Do Shoes Shrink in the Dryer?- Let’s Find Out

Weekend means washing – clothes, shoes, cars, etc. – scrubbing, rinsing, and drying. However, have you ever wondered if a dryer may cause shrinking issues with your attire? Especially shoes?

Well, you are not the only one asking this. After scrubbing out a dirty pair of shoes, most face this dilemma. So, do shoes shrink in the dryer?

Yes, the dryer may shrink your shoes. While some shoes may be conditionally compatible, others are forbidden to be even near a dryer. But with the correct combination and preparation, you can dry your shoes without shrinking them. Tie the lace, hang them in the door, and air dry for 20 minutes.

With that out of the way, let’s discuss a bit more about drying shoes – how to use a dryer, alternatives, and what to do if you make any mistake. So stick along.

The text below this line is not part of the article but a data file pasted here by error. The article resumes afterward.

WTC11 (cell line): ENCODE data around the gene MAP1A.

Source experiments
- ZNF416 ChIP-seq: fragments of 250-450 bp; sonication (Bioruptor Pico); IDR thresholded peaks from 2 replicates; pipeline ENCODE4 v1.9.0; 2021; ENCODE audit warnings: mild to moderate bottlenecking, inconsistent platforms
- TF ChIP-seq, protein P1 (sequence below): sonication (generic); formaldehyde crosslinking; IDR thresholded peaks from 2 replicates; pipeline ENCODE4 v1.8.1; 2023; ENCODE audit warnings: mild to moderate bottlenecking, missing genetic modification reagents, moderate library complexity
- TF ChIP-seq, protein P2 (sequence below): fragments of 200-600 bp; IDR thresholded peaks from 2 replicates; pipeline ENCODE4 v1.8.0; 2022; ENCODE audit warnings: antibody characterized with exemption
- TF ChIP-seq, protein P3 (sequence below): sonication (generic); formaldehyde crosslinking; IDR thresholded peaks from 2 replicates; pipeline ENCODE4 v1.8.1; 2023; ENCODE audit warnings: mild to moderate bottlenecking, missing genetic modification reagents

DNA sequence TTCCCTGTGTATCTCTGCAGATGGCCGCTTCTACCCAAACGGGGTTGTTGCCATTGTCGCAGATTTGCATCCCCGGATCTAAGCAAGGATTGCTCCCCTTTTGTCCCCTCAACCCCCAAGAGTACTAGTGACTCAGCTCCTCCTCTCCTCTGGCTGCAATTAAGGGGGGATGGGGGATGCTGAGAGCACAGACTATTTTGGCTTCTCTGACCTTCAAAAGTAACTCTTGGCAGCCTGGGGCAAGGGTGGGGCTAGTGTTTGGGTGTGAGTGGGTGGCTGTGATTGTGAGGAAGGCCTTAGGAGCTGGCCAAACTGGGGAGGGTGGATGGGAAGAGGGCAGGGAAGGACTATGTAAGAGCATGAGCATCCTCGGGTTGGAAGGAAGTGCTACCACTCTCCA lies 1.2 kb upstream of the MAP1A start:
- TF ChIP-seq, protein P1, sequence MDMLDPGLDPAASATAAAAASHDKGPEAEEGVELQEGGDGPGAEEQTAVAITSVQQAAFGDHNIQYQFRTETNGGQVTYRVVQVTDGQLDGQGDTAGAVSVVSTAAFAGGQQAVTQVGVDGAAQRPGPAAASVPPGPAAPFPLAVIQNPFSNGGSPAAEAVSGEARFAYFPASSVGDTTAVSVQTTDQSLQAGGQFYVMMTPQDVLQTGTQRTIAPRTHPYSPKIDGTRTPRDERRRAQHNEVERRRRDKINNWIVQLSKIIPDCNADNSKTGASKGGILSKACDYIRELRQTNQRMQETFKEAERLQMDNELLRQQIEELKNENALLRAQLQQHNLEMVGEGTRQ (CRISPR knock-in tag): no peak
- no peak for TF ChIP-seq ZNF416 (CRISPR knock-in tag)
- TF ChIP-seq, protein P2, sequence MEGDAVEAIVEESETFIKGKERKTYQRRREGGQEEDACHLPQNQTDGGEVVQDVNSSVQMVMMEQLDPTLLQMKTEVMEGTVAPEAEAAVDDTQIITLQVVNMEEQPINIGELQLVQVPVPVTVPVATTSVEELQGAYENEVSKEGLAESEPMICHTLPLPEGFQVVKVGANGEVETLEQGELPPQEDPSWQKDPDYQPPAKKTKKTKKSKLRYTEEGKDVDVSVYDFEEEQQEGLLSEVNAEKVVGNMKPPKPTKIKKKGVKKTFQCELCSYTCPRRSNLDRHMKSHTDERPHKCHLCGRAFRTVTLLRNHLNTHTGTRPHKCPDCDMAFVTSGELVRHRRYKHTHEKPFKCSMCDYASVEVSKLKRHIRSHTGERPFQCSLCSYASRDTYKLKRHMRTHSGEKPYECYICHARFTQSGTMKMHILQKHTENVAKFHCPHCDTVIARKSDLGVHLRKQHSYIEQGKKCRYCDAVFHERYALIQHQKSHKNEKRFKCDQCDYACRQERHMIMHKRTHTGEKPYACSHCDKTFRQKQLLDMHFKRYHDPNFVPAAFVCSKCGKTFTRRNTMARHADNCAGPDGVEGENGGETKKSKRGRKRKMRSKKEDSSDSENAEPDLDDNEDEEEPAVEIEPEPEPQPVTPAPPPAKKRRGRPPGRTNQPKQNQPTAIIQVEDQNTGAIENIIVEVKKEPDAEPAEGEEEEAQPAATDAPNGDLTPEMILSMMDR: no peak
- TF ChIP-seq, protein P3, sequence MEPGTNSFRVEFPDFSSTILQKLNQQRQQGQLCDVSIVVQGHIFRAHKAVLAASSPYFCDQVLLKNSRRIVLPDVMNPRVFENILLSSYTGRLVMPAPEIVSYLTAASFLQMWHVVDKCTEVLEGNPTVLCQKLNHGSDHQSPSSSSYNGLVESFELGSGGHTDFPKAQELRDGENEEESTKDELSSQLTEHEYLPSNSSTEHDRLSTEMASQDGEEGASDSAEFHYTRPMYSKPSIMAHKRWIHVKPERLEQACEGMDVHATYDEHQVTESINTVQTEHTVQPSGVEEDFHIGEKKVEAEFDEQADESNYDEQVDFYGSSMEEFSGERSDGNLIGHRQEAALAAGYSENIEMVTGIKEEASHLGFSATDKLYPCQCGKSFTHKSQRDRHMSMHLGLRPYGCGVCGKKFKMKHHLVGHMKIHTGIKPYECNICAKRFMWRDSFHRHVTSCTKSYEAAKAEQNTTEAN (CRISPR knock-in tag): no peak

Do Shoes Shrink In The Dryer?- Answered

do shoes shrink in the dryer

While washing shoes, drying them often create confusion – should you put them in the dryer or dry them in the open air? The reason is obvious – shrinking shoes. So, is putting your shoes in the dryer shrink them?

Well, yes, most shoes shrink in the dryer. They tend to contract because of the heat in the dryer. The excessive heat structurally messes up the shoe and its components. 

And as such, you end up with a shrunken shoe. However, if you control the settings of your dryer correctly, reducing the heat, the shoes would not necessarily contract.

So, before putting shoes in the dryer, check if your shoe is compatible with the dryer. The reason is that it mostly depends on the material used in the shoes.

1. Leather